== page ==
You might also say that the good people of AB, SK, BC and NL have a vested interest in oil and gas extraction. My response in both cases is so what?

          • Fred from BC says:

            So… you know they have an inherent, inescapable bias, and you must therefore take that into consideration when weighing their opinion on anything relating to these matters.

          • Ronald O'Dowd says:


            If you’re going to apply the above to First Nations then how could I or anyone else be wrong in applying the same logic to people in petroleum producing provinces? You can’t pick and choose Fred and still remain intellectually coherent, not to mention consistent.

          • Fred from BC says:

            “If you’re going to apply the above to First Nations then how could I or anyone else be wrong in applying the same logic to people in petroleum producing provinces?”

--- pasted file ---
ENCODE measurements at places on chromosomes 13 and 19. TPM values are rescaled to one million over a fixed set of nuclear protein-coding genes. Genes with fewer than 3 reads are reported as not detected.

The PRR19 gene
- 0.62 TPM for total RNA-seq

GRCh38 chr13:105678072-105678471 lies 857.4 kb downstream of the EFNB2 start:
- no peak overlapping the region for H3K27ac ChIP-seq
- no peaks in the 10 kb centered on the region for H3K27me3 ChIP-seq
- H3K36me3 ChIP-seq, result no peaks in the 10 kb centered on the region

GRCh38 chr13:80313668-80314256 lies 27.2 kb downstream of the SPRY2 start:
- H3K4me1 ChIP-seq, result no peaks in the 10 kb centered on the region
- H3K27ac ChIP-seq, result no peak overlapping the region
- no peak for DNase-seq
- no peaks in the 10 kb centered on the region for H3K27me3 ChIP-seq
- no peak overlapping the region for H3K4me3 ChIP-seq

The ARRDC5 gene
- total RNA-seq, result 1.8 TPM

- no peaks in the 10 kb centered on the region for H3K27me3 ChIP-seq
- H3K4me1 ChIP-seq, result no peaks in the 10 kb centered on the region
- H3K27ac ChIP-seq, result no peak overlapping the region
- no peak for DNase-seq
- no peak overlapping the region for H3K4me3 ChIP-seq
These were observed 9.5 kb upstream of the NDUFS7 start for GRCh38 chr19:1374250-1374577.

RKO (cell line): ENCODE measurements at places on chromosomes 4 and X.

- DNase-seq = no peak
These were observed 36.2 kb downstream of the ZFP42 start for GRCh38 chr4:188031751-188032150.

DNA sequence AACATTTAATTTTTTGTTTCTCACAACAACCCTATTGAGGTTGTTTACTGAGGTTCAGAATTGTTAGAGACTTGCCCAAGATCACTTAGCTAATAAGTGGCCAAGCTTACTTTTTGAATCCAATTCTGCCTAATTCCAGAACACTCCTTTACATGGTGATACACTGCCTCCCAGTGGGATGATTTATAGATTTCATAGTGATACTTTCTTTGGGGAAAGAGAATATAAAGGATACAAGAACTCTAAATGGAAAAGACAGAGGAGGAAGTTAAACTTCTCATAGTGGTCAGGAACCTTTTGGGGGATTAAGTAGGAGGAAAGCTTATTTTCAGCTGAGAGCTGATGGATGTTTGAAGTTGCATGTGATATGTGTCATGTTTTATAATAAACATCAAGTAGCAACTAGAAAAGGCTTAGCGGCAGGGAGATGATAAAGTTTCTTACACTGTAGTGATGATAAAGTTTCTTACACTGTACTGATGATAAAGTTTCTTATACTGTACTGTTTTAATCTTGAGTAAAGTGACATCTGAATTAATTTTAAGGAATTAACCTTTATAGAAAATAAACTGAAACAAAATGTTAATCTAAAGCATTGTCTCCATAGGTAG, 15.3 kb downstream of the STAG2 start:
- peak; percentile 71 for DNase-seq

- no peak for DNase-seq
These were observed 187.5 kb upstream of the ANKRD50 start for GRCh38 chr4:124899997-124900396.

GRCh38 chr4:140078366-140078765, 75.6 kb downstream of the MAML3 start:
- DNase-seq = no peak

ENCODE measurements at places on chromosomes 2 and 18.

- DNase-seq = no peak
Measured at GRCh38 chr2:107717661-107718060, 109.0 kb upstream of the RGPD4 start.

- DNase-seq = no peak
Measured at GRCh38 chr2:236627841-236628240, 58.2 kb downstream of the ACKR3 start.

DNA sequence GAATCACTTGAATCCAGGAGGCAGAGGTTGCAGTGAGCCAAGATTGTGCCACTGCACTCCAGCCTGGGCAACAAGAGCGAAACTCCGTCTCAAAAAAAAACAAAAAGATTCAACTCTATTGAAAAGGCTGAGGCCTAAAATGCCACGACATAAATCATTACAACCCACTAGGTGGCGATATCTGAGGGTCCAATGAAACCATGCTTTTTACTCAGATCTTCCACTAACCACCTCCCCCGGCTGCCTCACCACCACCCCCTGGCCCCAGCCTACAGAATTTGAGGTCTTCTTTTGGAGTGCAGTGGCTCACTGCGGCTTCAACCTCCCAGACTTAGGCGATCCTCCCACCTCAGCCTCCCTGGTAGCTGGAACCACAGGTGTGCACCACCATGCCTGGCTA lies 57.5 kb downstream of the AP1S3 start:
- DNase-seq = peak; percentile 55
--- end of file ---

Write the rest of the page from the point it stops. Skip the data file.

You wouldn’t, of course…isn’t that what I said?

            “You can’t pick and choose Fred and still remain intellectually coherent, not to mention consistent.”

            I didn’t. I agreed with you: the oil-producing provinces are just as biased on oil issues as the natives are on native issues (or the Quebec dairy farmers are on dairy farming issues, or the climate-change industry on climate issues, etc, etc)…

          • Fred,

            My apology for misinterpreting your comments.

          • Fred from BC says:

            No problem. We’ve all done the same at one time or another.

  3. Ian says:

    Meanwhile, the commission that was responsible for running the fiasco that the inquiry was universally derided as being have now successfully made their escape.

    Leave the gun, take the cannoli

    • Fred from BC says:

      “Leave the gun, take the cannoli”